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News

Spotlight on Pete Miller inventor of Lockie

February 16, 2017
SA manufacturing

From its humble beginnings as a crude prototype, there was never any doubt that Peter Millers “Lockie” would not succeed.

Cresta were lucky to meet Pete at the beginning of his journey, and we have been there every step of the way from prototype tooling, crash testing, seat belt testing, printing advice, working to Australian standards and guidelines, and included a working meeting with Minister Christopher Pyne. We wanted the government to offer more support and even grants to assist small ideas become big ones.

Peter was always going to ensure that his product would be 100% South Australian made. Every single supplier involved in the process is based in Adelaide. From packaging at Hands On SA, printing at Cutler Brands, to moulding at Cresta Plastics.  There is a feeling of pride in knowing that you played a small part in making this happen.

Many hours were spent trialing alternative materials and colour’s to get this product right. If we need some advice, we’re certainly not opposed to bringing in the specialists to offer advice on what will work.

Last year InfaSecure signed a contract with Peter to sell his product along with their fine range of child seat restraints. We all worked very hard to convince the big players that the tooling and manufacturing could be done in SA and at a competitive price. When we compared apples to apples, yes the tooling quote in China was cheaper; however, the moulding price certainly stacked up.

We are extremely proud of the relationship that we have built with Pete over the past 18 months, and to see the product moving into overseas markets leaves a warm fuzzy feeling inside.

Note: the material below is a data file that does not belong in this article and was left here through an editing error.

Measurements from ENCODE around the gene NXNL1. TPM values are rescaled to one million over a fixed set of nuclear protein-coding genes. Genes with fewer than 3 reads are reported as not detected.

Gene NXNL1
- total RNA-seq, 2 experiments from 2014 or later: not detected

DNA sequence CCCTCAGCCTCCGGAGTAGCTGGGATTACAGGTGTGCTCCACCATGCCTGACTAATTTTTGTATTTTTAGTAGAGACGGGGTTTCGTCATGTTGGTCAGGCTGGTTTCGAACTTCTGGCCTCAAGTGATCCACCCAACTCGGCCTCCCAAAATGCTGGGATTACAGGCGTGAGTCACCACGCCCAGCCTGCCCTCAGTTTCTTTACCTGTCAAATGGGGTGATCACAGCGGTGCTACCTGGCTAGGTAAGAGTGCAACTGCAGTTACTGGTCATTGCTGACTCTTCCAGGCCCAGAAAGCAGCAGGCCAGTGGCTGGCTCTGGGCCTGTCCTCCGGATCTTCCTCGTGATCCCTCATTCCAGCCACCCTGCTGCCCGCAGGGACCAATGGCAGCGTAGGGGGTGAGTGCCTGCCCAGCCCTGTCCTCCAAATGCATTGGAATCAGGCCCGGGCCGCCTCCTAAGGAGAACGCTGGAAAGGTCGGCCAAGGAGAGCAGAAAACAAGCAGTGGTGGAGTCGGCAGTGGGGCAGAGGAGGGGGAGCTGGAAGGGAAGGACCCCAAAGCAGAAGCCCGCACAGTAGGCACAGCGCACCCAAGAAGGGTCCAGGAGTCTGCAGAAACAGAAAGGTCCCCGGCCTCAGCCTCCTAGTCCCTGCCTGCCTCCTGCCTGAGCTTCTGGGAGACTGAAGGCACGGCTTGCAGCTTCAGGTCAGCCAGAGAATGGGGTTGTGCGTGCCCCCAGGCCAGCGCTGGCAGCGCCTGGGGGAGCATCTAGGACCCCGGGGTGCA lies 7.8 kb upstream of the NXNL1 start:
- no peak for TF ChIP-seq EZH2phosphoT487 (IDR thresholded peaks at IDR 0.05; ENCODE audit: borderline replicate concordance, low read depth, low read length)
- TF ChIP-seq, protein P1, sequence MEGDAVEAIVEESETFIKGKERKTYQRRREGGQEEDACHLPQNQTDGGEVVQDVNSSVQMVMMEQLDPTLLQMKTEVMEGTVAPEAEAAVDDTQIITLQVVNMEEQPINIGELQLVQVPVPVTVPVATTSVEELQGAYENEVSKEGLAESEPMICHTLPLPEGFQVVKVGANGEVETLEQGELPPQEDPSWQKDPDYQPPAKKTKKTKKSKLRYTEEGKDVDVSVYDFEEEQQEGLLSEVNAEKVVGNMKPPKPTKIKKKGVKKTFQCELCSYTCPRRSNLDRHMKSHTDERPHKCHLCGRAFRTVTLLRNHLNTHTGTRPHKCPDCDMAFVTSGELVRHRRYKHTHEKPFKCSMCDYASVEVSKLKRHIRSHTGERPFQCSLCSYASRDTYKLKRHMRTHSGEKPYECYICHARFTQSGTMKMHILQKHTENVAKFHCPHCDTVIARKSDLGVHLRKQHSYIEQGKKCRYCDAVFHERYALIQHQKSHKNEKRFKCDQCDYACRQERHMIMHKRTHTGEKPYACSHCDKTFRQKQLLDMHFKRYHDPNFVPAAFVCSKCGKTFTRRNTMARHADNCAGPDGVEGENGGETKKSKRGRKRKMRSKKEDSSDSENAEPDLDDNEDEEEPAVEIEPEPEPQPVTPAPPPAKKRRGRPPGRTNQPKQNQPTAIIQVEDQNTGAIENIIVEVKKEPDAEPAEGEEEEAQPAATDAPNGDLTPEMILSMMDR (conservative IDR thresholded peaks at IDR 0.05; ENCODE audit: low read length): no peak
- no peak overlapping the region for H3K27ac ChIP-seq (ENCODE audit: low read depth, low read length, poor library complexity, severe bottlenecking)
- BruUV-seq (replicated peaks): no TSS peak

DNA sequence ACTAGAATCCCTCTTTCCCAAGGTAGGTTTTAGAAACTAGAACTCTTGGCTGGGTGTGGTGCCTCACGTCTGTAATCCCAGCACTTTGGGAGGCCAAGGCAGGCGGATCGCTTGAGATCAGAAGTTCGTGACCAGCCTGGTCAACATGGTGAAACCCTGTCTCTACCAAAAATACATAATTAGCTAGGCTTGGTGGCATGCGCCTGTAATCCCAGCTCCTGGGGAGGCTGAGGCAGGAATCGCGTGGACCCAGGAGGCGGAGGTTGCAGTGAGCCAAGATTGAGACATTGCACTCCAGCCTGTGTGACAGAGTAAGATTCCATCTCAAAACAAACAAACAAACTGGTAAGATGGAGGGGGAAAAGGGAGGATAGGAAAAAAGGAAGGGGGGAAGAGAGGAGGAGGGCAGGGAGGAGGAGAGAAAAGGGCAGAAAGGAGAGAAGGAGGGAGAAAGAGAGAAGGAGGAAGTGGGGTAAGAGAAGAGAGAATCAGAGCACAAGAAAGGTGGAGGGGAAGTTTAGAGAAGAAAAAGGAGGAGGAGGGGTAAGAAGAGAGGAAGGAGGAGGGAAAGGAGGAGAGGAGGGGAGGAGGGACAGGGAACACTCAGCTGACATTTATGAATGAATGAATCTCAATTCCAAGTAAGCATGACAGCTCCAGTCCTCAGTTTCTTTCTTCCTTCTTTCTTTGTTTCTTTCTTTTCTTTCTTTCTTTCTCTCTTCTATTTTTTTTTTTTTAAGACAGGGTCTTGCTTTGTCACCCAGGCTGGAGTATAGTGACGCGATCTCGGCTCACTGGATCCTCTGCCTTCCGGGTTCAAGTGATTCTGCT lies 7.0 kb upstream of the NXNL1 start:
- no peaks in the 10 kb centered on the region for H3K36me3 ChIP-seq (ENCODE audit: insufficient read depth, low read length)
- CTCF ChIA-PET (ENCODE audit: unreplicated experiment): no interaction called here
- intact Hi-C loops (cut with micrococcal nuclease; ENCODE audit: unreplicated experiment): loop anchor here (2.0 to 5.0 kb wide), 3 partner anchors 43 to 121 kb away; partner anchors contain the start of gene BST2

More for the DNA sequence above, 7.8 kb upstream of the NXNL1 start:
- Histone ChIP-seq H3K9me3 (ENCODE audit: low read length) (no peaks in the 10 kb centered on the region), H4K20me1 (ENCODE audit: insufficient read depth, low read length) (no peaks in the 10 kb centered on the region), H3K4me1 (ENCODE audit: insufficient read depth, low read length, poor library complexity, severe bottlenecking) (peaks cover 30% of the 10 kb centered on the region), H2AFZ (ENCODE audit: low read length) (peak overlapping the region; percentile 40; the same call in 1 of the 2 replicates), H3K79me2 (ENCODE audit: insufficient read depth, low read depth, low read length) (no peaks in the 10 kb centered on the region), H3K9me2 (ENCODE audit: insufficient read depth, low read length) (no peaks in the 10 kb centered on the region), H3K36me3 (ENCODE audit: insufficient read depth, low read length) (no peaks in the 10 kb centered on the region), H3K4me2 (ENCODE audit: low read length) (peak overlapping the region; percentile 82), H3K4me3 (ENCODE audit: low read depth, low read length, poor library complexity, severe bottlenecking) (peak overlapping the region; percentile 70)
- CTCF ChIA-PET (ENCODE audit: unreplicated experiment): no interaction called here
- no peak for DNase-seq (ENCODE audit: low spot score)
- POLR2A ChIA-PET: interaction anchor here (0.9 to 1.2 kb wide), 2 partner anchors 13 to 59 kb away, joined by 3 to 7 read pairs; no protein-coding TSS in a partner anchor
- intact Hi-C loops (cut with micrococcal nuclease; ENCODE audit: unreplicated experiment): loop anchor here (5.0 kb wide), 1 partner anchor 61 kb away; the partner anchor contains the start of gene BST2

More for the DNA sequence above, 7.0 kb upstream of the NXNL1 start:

Once the product is launched, the support does not stop there. Our door is always open, and the kettle is only a click away for coffee a chat. From glues to thinners, thermal image labels to warehousing the product, we are always here to support, listen, and help in any way that we can.

The level of support we have offered Pete over the last couple of years has developed into a mentoring program. Last month Pete met with some of our new clients to offer his assistance and knowledge in the areas of patents and contract negotiations. The mentoring was extremely beneficial to our new customers, who are now catching up with Pete for help as needed.

This type of assistance is invaluable when you are on the road to launching your own product.

We know that the assistance and support we can offer to new start-ups is valuable and can put you in the best position to make the right choices so that your project can succeed in the marketplace.

How did you come up with the idea for the Lockie?

Well, I’ve been working in child car restraints for over 13 years and it’s always bothered me that car seats naturally come loose in cars and all the devices currently available to keep seat belts firm have been pretty cumbersome to use. One Sunday morning I was having a sleep in and thought, “why clamp the seat belts like every other product does when you can wedge it instead?…”

 

What was your background?

I have an IT background as a project manager and a business analyst but more recently I’ve owned or managed nursery retail stores. I’m also a qualified child restraint professional and trainer.

 

How did you get started with Cresta?

It was truly fun; if you ever come up with an idea it’s easy to become too close to it, to the point where you can’t actually see its faults. I just found Cresta in a Google search and gave them a call. When I first met with Cresta Plastics I had absolutely no idea on how to do anything in regards to injection moulding. I just showed Narelle my idea and at that moment she was immediately excited about my product.